The sentence that comes after this one is the truth, it has not been written for the sake of having dramatic effect, nor is it meant to have some kind of deep, meaningful value.
One day, I quite literally woke up and realised time was getting away from me. I could’ve sworn I was sixteen only yesterday, fighting my parents to let me stay out late and dreaming of the kind of person I wanted to be when I finally became an ‘adult’.
I pictured my life would be no different to what I saw on social media of young girls in their twenties brunching with friends, having complete financial independence and spending long weekends abroad every month. I pictured creating a life which was stable, filled with love and where I had made my family utterly proud. After all, they had sacrificed their own successes in the hopes that I would make something of myself. This particular aspect of my vision was non-negotiable as it was paired with a deep sense of guilt and fear that had set up a comfortable camp in the back of my mind.
The reality of my ‘adult’ life was rather different. The day I woke up trying to clench on to time, is also the day I realised my life was nowhere near what I wanted it to be when I was sixteen and longing to be a grown up. I had followed all the steps that society says we should take; I completed university, settled for the first job I was offered and trying to become accustomed to the 9-5 lifestyle. My days were filled with scanning papers, getting coffee and counting down the hours left until I could go home and binge on Netflix. I was still deep in my overdraft, most of my salary paid for my commute to and from my miserable job, and the 9-5 lifestyle meant there was no time for brunching or long weekends away. This led me to a state of deep hibernation, functioning on autopilot mode and living completely like a robot. I was questioning my values, what I wanted from life and whether I would ever reach the goals I had set for myself. I decided to quit my job and take the time I needed to figure out what I wanted. Although this gave my some sort of momentary relief, the one question that was constantly haunting me now was, ‘what will others say?’
I hate to admit that, but it’s true. At the time, the fact that others may look down on my decision or gossip about me being unemployed and not ‘having my life together’ was terrifying me. The norm was to settle for a job and work your way up. But I hated my job, and I did not want to work my way up working in an industry I was not passionate about for even a moment longer. During this period of hibernation, my battle with time intensified. As the days continued to slip through my clenched fingers, I felt like I was wasting more and more of my time and letting my sixteen year old self down.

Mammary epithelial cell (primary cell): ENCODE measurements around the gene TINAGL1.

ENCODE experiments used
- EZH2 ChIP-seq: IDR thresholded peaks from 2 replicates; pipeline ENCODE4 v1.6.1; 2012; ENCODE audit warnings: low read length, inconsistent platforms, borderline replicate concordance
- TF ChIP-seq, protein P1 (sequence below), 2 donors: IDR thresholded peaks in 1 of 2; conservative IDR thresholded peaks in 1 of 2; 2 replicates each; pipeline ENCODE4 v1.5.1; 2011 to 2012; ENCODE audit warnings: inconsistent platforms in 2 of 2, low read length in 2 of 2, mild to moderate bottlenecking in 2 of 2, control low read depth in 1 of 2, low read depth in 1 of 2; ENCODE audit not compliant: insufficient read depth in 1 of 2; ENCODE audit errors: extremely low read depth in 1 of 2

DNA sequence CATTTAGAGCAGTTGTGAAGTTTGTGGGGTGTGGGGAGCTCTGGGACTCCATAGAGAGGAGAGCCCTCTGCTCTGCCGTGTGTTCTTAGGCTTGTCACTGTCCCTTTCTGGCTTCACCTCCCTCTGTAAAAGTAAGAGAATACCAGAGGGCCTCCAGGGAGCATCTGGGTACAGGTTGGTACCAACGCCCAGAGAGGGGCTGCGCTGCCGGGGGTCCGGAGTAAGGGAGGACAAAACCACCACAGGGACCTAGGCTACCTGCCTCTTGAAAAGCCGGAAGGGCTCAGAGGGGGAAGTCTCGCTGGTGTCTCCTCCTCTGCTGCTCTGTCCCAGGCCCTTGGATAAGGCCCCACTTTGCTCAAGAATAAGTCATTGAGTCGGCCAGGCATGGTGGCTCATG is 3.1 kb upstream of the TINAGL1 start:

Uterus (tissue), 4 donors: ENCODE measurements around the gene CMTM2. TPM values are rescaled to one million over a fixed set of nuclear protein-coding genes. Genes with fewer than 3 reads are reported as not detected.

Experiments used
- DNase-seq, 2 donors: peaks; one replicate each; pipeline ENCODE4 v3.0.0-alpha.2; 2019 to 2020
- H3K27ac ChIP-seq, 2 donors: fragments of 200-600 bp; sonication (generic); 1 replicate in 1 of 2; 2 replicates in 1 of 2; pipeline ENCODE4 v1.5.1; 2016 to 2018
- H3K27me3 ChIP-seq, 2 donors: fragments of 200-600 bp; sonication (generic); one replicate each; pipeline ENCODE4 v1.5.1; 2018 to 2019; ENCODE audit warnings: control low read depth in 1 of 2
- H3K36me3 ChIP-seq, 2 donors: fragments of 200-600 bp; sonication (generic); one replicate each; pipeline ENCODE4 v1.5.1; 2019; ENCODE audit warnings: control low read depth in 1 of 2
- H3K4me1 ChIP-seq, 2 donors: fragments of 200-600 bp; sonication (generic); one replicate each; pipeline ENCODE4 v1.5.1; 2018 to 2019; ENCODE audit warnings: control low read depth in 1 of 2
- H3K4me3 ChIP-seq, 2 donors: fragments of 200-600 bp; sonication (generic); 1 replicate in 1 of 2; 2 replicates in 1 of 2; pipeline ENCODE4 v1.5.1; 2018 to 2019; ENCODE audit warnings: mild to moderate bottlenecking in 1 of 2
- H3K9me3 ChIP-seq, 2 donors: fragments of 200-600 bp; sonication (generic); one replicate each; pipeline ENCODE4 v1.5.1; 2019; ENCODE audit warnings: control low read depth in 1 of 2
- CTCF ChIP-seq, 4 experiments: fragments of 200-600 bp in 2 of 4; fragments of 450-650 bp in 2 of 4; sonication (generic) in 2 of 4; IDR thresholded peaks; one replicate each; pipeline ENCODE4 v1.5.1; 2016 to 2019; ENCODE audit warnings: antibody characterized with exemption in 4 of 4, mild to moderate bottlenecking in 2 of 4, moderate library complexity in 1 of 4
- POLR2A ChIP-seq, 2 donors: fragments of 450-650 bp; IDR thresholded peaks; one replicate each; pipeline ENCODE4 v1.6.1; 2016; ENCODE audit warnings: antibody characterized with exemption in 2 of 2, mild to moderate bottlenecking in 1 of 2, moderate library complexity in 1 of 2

A year later and even deeper in my twenties, I can safely say that I no longer give a flying rat’s a** what others may think, say or gossip. I have learnt that societal norms will always exist, but so will our ability to look past them and think for ourselves. Modern life is looking more and more different these days, so, if I chose to take some time to figure out my life and I knew what will bring me closer to the image I once had of myself as an adult, then I am at peace with that.
However, my battle with time continues as the self inflicted pressure of making the most of my youth before it is forever gone constantly consumes me. On one hand, I have the deep desire to make something of myself as soon as I possibly can-and that means avoiding yet another hibernation process- whilst on the other, I want to make sure I’m having fun being young and careless! I feel like there is so much I want to achieve before I’m 30 and the thought is so overwhelming that it almost paralyses me. How is it even possible to want so many things and to want them in such a short amount of time? What makes this even more terrifying, is the fact that no matter how hard you try to cling on to time, it continues to fly by.
As time continues to run away whilst I scream and chase after it, our race has taught me something. Societal norms and time go hand in hand. Even though there is no rule book that says you must achieve certain things by a certain age, or that you must ‘make the most’ of your time whilst you are young, these perceptions will always be held by those around us. They will even inhabit the back of your own mind, pushing you to analyse your every move. Am I having as much fun as I should be? Am I moving at an amicable speed to achieve all of my goals? I should go out more. I should stop spending so much time alone.
But, at the end of the day, if me spending time alone is bringing me peace in that moment and it means I am enjoying myself, then I think that is me making the most of my time. So, what I’m trying to say is this…time is always going to move at a speed we feel is faster than us. Stop trying to chase it. Stop trying to live by societal standards. If you are enjoying your life in ways that are more simple, such as reading a good book or taking time to relax alone, then you are making the most of your time.
After all, time enjoyed is not time wasted.